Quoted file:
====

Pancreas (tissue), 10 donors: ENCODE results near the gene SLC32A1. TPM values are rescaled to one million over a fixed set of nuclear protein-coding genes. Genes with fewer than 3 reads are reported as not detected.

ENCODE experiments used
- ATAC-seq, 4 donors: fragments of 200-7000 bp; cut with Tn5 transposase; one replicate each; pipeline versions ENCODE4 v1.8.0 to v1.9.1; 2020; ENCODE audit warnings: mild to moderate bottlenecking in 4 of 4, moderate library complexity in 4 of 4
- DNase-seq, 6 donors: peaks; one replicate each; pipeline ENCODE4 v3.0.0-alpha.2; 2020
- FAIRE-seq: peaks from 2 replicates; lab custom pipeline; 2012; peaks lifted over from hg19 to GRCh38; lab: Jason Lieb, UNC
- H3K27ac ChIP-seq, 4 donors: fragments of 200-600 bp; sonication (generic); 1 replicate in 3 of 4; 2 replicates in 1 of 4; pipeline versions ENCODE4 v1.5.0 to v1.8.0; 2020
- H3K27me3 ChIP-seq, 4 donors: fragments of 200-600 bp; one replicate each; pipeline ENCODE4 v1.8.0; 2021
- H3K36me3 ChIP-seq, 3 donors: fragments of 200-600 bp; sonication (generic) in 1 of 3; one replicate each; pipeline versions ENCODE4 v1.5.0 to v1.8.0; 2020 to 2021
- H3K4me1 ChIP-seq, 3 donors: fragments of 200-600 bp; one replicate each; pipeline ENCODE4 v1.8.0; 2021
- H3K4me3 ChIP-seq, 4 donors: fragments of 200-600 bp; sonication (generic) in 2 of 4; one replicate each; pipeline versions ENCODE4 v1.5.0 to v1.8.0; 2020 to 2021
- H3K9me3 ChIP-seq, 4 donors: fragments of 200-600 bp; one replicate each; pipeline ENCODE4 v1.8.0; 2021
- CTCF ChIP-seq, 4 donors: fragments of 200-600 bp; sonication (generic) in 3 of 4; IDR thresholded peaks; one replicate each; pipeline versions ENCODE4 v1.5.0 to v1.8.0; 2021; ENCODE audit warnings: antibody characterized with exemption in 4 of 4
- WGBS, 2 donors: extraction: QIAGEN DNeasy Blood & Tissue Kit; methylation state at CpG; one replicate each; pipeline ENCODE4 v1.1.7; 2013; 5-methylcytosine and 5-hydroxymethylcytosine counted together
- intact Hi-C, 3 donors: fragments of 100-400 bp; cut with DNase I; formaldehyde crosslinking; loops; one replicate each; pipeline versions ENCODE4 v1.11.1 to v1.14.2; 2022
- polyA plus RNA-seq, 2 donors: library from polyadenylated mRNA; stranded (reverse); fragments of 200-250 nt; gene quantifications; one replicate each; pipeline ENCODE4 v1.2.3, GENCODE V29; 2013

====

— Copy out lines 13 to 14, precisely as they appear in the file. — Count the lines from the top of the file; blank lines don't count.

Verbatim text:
- WGBS, 2 donors: extraction: QIAGEN DNeasy Blood & Tissue Kit; methylation state at CpG; one replicate each; pipeline ENCODE4 v1.1.7; 2013; 5-methylcytosine and 5-hydroxymethylcytosine counted together
- intact Hi-C, 3 donors: fragments of 100-400 bp; cut with DNase I; formaldehyde crosslinking; loops; one replicate each; pipeline versions ENCODE4 v1.11.1 to v1.14.2; 2022